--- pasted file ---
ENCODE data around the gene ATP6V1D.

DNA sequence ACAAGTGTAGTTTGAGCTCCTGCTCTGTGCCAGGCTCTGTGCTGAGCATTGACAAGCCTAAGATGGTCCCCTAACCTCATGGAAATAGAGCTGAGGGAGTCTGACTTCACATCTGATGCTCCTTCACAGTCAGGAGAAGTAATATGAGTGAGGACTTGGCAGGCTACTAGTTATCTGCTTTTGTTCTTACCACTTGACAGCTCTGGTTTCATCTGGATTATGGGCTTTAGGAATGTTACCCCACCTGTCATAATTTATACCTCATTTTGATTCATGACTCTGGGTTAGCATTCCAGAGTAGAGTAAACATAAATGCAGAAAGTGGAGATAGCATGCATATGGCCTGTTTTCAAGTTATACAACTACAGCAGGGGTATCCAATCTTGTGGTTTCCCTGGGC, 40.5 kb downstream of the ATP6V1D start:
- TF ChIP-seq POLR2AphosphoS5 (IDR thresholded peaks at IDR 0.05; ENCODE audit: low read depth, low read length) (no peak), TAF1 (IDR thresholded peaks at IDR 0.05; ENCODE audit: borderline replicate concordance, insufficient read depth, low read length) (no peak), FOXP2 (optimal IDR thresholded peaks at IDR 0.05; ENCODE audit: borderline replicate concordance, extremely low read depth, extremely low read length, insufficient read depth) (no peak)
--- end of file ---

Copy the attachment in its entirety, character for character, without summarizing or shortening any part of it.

ENCODE data around the gene ATP6V1D.

DNA sequence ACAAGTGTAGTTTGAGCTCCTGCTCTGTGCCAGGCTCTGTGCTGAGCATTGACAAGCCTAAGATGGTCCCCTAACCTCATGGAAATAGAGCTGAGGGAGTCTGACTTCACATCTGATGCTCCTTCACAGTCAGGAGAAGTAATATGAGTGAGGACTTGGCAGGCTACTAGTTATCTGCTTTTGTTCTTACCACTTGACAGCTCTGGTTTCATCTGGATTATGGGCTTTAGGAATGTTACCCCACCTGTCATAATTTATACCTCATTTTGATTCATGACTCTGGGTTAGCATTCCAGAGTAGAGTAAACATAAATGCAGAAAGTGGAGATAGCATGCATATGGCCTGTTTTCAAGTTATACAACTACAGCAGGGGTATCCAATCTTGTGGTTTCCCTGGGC, 40.5 kb downstream of the ATP6V1D start:
- TF ChIP-seq POLR2AphosphoS5 (IDR thresholded peaks at IDR 0.05; ENCODE audit: low read depth, low read length) (no peak), TAF1 (IDR thresholded peaks at IDR 0.05; ENCODE audit: borderline replicate concordance, insufficient read depth, low read length) (no peak), FOXP2 (optimal IDR thresholded peaks at IDR 0.05; ENCODE audit: borderline replicate concordance, extremely low read depth, extremely low read length, insufficient read depth) (no peak)